“He had promised us that the journey will be on March 5 when we paid the first installment, but he later pushed the travelling date to March 18 and later to March 28 as days passed by,” Fatma said.

They became suspicious of Mwaniki’s behaviour and decided to send the sample of the visas to one of their friend, who is in Dubai, through WhatsApp to confirm if they were genuine.

“He first told us that Marshal Price company conned him of 1,000 dirham,” Fatma said.

On checking with the Dubai immigration offices, the visas were found to be fake.

DETAINED BY IMMIGRATION

Their relative in Dubai was detained by the immigration officers for interrogation over the fake visas for some hours.

“According to him, the UAE immigration officers complained that they were getting very many fake visas from Africa and they wanted to know the source,” Fatma said.

On March 25, Fatma’s family decided to ambush Mwaniki at his residence in Kiembeni Estate. They found him with packed bags and ready to disappear.

“We called in the police and he was arrested. He was charged at Shanzu Law courts and released on Sh300,000 bond,” Fatma said.

The case is still ongoing, she said.

Haki Africa, a coast-based human rights organisation, says it is currently dealing with over 50 cases of fraud relating to issuing of fake visas to Kenyans.

Haki programmes officer Salma Hemed said since last year, Kenyans have been falling prey to conmen who make them fake visas.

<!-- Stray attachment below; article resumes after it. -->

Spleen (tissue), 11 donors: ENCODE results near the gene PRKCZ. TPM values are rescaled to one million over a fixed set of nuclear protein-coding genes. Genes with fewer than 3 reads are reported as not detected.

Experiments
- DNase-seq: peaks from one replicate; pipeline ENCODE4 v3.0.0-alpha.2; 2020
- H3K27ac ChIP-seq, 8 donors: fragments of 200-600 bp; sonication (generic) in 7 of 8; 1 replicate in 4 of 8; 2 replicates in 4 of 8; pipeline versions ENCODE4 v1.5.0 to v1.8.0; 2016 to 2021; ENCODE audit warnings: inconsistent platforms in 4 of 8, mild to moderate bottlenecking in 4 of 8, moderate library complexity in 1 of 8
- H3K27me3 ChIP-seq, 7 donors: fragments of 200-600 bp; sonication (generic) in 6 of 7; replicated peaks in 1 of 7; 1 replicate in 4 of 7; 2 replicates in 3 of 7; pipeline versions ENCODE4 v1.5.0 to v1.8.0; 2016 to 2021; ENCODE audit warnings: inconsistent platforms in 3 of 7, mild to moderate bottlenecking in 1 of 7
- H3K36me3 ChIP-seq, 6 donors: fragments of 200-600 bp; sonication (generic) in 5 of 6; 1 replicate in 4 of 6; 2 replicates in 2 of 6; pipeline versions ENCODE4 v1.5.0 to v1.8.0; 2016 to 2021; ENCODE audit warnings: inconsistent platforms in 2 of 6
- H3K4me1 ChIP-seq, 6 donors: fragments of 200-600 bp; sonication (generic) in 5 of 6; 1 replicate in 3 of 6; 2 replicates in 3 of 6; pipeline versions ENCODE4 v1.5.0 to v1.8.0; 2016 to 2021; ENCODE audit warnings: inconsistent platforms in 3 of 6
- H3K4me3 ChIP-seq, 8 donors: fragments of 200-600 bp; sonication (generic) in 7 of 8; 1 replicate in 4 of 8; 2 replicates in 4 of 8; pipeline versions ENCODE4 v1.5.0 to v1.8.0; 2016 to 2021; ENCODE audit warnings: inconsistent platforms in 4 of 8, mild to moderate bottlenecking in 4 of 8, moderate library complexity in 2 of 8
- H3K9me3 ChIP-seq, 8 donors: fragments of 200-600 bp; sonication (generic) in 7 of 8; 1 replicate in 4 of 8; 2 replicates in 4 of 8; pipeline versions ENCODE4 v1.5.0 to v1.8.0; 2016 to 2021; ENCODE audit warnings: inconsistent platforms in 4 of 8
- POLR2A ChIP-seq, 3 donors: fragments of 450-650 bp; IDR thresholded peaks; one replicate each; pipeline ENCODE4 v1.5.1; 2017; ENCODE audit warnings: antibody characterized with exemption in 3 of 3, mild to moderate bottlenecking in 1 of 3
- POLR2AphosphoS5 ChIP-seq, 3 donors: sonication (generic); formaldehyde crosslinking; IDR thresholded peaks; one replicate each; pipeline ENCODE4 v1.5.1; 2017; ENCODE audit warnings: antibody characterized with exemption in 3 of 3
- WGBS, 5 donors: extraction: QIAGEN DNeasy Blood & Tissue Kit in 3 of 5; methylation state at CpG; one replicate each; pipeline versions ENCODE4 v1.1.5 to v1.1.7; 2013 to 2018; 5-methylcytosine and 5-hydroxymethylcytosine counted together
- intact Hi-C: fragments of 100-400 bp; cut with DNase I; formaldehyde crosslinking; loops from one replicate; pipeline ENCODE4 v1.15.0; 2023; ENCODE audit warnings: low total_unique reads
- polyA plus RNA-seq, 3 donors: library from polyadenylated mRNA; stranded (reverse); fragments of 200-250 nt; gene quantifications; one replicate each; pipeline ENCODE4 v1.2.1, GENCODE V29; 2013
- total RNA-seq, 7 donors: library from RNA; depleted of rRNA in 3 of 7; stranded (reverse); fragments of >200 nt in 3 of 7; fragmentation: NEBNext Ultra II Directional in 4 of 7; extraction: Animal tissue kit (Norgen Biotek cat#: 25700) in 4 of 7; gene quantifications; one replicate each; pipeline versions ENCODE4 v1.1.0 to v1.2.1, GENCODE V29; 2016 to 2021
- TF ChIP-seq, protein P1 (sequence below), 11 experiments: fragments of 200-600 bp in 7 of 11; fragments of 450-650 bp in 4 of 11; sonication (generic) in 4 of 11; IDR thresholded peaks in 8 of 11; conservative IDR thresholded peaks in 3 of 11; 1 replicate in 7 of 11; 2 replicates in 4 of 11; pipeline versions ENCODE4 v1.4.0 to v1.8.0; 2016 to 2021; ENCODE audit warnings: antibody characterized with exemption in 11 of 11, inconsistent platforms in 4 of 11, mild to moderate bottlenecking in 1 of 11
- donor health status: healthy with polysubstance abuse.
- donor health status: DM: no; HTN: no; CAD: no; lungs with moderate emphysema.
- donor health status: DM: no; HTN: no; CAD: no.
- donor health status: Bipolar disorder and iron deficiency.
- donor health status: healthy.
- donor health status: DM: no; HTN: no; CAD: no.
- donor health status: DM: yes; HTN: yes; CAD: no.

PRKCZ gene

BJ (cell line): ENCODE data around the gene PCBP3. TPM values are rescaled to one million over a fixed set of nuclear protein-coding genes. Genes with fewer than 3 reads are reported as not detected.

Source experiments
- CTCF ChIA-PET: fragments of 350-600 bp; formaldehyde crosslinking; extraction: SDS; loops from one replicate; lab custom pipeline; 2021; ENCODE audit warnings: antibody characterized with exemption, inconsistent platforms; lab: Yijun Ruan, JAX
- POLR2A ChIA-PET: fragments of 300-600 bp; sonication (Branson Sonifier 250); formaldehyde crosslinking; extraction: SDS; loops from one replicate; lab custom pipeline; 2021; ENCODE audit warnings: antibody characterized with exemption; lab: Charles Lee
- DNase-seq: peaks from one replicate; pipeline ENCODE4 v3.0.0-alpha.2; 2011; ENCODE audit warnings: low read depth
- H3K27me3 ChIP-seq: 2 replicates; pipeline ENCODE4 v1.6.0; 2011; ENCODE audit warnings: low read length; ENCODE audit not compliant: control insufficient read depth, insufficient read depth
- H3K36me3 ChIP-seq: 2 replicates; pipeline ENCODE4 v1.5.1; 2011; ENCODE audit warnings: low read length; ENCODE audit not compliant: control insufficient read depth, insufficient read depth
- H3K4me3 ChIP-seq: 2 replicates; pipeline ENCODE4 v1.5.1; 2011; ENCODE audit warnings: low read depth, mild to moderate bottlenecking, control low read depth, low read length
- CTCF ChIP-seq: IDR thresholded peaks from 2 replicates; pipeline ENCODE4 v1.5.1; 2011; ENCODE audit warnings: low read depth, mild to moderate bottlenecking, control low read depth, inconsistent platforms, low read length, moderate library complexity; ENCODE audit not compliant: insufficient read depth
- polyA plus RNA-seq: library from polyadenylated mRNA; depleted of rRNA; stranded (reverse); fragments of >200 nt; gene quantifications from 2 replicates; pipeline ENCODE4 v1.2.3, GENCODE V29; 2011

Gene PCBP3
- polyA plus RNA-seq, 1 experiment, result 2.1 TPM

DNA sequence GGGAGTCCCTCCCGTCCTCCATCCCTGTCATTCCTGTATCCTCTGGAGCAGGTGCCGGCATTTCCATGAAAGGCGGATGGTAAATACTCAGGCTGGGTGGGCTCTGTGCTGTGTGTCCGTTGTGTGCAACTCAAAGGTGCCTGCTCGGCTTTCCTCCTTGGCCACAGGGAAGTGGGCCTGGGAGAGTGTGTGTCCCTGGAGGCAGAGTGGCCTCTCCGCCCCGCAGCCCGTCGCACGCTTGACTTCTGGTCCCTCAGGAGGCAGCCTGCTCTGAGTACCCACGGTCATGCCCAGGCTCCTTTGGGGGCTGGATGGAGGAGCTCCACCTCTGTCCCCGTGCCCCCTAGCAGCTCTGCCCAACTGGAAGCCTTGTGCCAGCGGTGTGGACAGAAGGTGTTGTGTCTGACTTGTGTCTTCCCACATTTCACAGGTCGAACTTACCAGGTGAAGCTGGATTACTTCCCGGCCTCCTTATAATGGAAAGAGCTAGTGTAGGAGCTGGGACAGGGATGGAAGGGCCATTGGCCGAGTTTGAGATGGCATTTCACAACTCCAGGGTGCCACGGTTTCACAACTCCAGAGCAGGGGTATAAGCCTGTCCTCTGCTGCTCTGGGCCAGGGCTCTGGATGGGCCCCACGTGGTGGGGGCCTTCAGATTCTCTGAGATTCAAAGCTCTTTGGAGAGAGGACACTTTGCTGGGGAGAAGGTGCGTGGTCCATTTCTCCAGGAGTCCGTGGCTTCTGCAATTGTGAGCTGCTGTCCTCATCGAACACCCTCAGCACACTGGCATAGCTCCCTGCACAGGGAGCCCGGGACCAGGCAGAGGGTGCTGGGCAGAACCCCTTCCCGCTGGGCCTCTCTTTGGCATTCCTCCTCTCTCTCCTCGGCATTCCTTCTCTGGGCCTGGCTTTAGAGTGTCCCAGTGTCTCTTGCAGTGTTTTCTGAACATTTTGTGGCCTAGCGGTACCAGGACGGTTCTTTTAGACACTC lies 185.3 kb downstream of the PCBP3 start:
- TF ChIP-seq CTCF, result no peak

She said they have lobbied for travel agencies to be closed, but some unscrupulous agents are still operating in the dark.

“These agents have been conning unsuspecting individuals by either giving them fake visas or fake promises that there are job opportunities in Dubai,” Hemed said.

She urged the national government to conduct thorough investigations on travel agencies.

“Many Kenyans are losing their hard-earned monies to these agents. We want action to be taken against any person found to be engaging in this business,” she said.

PROTECTING MIGRANT WORKERS

Haki executive director Hussein Khalid said the government agencies dealing with immigrant workers are sleeping on their job.

“We are concerned that every other day, due to lack of seriousness, particularly at the Labour ministry, Kenyans have continued to suffer in the hands of unscrupulous agents and as migrant workers in the Gulf,” Khalid said.

He said the Foreign Affairs ministry should put strict measures to curb the problem facing immigrant workers in the Middle East.

“We need to have laws in place that will guarantee the safety of Kenyan migrant workers anywhere in the world. We are working with the Mvita MP Abdulswamad Nassir to draft the Migrant Workers Bill that will be tabled in Parliament soon,” Khalid said.

During this year’s Labour Day celebrations, President Uhuru Kenyatta said Kenya is keen to help citizens working in foreign nations.

He said the demand for the skills, hard work and honesty of Kenyans has enabled many of them find jobs abroad.

“Majority have had a positive experience and help send home remittances that are a major part of our economy. But I would like to say, we are well aware, as a government, these workers’ rights are sometimes abused when working abroad,” Uhuru said.

The head of state said there have been distressing incidents whereby Kenyan workers have been exploited and abused.

“To protect this category of workers, my administration has streamlined the registration and management of foreign employment agencies. I strongly urge every Kenyan going abroad to use the approved agencies,” the President said.

“You should also make sure you register at the Kenyan embassy serving the foreign country you are in. My administration will continue making it a key foreign policy goal to ensure your venturing abroad to earn a living is as safe as possible.”